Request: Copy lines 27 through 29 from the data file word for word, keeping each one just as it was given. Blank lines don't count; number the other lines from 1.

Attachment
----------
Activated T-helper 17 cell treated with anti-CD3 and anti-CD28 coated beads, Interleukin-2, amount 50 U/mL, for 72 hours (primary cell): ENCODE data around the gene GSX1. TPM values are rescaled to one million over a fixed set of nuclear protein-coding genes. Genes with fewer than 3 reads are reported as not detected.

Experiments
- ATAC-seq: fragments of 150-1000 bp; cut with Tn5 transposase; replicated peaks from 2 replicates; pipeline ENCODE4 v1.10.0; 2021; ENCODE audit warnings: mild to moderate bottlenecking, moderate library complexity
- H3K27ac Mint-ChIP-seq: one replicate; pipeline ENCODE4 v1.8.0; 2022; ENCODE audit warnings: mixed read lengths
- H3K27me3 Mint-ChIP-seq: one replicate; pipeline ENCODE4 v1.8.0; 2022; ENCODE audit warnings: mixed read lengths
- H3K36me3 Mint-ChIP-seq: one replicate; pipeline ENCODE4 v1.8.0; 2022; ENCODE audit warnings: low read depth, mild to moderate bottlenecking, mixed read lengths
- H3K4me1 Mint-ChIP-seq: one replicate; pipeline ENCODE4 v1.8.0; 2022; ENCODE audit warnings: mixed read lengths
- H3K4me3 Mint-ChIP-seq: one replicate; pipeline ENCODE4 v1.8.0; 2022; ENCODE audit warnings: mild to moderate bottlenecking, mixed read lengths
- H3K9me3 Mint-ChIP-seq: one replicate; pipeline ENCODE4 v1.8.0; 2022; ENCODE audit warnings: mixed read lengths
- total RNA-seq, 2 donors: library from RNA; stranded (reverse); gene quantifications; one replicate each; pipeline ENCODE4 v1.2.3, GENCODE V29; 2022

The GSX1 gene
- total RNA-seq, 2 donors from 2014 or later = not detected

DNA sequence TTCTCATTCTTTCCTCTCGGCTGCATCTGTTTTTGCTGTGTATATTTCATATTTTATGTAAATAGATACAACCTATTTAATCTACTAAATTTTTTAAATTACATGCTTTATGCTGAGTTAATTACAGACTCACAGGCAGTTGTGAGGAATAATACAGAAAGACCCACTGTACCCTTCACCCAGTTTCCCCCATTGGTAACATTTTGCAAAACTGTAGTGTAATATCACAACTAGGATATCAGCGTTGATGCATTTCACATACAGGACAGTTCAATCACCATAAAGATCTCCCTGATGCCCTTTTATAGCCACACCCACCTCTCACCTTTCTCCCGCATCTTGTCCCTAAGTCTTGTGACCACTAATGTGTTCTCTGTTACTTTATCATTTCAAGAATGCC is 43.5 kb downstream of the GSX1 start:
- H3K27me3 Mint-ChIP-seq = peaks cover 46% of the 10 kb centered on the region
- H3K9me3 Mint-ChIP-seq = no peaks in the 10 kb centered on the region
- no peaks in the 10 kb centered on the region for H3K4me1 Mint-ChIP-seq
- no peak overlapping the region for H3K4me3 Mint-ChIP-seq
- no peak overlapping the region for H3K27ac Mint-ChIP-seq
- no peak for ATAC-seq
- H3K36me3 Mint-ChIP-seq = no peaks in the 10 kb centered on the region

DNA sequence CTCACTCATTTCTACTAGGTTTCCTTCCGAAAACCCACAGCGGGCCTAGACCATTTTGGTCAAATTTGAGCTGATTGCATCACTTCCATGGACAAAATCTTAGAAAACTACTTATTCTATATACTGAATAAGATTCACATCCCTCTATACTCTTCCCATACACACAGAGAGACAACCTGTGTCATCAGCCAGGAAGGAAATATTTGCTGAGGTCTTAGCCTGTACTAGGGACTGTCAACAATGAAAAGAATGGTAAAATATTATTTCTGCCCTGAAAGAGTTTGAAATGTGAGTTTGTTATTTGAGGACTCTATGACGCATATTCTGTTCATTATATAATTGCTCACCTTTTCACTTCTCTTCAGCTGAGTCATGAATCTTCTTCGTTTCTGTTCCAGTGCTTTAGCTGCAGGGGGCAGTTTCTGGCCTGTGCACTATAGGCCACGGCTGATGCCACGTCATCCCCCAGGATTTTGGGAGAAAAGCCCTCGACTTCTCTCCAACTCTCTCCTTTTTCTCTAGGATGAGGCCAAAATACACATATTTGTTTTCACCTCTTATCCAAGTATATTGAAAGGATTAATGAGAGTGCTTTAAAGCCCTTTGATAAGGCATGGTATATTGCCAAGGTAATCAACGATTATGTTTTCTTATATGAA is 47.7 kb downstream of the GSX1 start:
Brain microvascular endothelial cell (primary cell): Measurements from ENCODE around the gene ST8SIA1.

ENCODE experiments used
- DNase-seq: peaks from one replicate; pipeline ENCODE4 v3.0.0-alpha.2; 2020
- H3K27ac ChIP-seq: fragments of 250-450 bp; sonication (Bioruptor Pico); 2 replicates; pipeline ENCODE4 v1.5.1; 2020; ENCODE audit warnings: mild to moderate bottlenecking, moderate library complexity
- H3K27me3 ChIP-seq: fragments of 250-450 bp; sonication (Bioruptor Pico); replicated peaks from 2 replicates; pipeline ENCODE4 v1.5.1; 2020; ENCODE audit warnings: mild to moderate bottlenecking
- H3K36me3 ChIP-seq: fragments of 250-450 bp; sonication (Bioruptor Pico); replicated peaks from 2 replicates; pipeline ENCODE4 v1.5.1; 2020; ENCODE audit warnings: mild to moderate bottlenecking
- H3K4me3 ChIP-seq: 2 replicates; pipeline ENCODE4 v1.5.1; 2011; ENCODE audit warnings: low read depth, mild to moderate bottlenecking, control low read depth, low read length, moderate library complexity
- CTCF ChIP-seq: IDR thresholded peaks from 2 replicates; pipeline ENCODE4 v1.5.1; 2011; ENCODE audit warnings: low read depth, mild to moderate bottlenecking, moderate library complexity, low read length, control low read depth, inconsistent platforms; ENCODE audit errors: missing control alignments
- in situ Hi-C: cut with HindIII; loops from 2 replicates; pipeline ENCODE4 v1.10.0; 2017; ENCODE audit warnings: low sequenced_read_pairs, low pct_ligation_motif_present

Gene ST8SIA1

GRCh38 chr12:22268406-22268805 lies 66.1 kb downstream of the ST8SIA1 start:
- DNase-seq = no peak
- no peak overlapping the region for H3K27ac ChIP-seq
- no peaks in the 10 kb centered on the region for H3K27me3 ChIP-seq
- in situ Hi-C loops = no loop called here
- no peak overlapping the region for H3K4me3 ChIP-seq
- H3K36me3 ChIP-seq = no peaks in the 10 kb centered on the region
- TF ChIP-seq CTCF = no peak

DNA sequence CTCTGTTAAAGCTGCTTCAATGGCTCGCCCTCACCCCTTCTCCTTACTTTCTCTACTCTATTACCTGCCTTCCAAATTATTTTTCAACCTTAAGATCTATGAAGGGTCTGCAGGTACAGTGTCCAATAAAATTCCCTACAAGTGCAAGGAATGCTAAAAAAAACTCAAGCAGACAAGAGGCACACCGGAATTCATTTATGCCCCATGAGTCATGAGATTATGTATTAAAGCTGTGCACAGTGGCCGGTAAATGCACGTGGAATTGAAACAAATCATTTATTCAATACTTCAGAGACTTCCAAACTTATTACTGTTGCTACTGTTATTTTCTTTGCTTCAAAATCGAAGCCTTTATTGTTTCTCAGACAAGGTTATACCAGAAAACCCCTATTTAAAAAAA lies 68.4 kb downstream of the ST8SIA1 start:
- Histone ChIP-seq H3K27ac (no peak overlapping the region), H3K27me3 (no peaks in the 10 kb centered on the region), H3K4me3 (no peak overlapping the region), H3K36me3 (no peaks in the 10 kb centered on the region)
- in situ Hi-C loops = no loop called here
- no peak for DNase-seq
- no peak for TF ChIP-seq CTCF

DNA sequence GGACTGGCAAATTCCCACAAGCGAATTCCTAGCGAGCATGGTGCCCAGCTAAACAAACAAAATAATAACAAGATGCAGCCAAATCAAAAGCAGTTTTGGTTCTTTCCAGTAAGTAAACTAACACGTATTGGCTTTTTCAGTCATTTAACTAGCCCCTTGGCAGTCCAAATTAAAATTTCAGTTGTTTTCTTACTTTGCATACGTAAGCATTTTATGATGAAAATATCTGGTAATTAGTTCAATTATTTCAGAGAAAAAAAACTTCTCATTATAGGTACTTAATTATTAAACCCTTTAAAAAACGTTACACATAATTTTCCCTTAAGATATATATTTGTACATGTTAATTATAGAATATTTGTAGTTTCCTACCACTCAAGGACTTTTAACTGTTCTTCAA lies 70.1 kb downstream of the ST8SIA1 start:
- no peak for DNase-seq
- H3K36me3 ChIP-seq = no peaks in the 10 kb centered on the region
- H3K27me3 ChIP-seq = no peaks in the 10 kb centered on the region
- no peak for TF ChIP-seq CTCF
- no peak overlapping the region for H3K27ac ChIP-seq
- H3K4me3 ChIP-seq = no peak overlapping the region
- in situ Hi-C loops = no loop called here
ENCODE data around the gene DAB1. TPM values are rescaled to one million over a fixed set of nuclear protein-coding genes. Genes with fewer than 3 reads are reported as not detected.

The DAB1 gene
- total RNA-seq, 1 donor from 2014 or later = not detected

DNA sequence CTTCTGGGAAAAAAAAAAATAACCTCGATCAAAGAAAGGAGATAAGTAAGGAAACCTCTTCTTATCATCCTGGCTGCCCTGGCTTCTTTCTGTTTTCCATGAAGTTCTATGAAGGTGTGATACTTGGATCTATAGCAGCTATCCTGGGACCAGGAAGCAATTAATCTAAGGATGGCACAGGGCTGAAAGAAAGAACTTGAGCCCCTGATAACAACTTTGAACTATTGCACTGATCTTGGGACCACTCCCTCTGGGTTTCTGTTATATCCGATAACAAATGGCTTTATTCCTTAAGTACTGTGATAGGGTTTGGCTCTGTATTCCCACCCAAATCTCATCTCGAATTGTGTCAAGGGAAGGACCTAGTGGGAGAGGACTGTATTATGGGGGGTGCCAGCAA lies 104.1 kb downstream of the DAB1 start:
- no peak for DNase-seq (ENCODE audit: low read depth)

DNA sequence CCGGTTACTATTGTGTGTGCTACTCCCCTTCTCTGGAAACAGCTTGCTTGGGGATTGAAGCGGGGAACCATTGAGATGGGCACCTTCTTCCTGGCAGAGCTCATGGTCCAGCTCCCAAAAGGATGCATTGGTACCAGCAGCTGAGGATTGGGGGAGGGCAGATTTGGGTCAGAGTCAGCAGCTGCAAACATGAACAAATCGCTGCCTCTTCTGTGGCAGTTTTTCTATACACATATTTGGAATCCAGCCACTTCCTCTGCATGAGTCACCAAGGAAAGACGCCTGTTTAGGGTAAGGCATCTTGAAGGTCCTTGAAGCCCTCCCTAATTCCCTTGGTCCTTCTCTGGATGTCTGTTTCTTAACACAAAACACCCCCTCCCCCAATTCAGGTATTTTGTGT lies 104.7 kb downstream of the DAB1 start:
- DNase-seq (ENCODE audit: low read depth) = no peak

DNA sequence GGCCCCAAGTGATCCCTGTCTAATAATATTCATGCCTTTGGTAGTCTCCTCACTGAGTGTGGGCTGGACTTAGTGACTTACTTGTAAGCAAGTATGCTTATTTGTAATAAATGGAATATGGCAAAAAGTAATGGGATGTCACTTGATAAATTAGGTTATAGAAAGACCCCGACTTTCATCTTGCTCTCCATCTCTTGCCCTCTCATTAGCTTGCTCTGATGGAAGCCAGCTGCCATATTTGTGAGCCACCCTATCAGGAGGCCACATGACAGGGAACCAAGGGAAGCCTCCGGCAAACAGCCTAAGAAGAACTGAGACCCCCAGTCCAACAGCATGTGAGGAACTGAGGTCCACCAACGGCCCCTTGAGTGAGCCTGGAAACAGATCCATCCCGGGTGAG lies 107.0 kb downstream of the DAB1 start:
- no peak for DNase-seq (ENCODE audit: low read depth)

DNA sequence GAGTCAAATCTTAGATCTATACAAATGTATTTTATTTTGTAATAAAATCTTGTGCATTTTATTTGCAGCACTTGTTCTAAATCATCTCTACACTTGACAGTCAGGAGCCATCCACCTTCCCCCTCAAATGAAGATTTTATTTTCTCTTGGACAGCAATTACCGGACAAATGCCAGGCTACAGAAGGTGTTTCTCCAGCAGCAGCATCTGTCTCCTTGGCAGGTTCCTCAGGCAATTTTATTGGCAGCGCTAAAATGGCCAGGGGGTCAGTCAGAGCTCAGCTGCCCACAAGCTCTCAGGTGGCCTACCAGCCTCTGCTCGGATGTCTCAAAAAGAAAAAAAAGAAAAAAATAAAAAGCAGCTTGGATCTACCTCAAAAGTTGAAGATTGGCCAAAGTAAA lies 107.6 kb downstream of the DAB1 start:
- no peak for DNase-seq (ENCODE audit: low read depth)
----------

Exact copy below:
- H3K36me3 ChIP-seq: fragments of 250-450 bp; sonication (Bioruptor Pico); replicated peaks from 2 replicates; pipeline ENCODE4 v1.5.1; 2020; ENCODE audit warnings: mild to moderate bottlenecking
- H3K4me3 ChIP-seq: 2 replicates; pipeline ENCODE4 v1.5.1; 2011; ENCODE audit warnings: low read depth, mild to moderate bottlenecking, control low read depth, low read length, moderate library complexity
- CTCF ChIP-seq: IDR thresholded peaks from 2 replicates; pipeline ENCODE4 v1.5.1; 2011; ENCODE audit warnings: low read depth, mild to moderate bottlenecking, moderate library complexity, low read length, control low read depth, inconsistent platforms; ENCODE audit errors: missing control alignments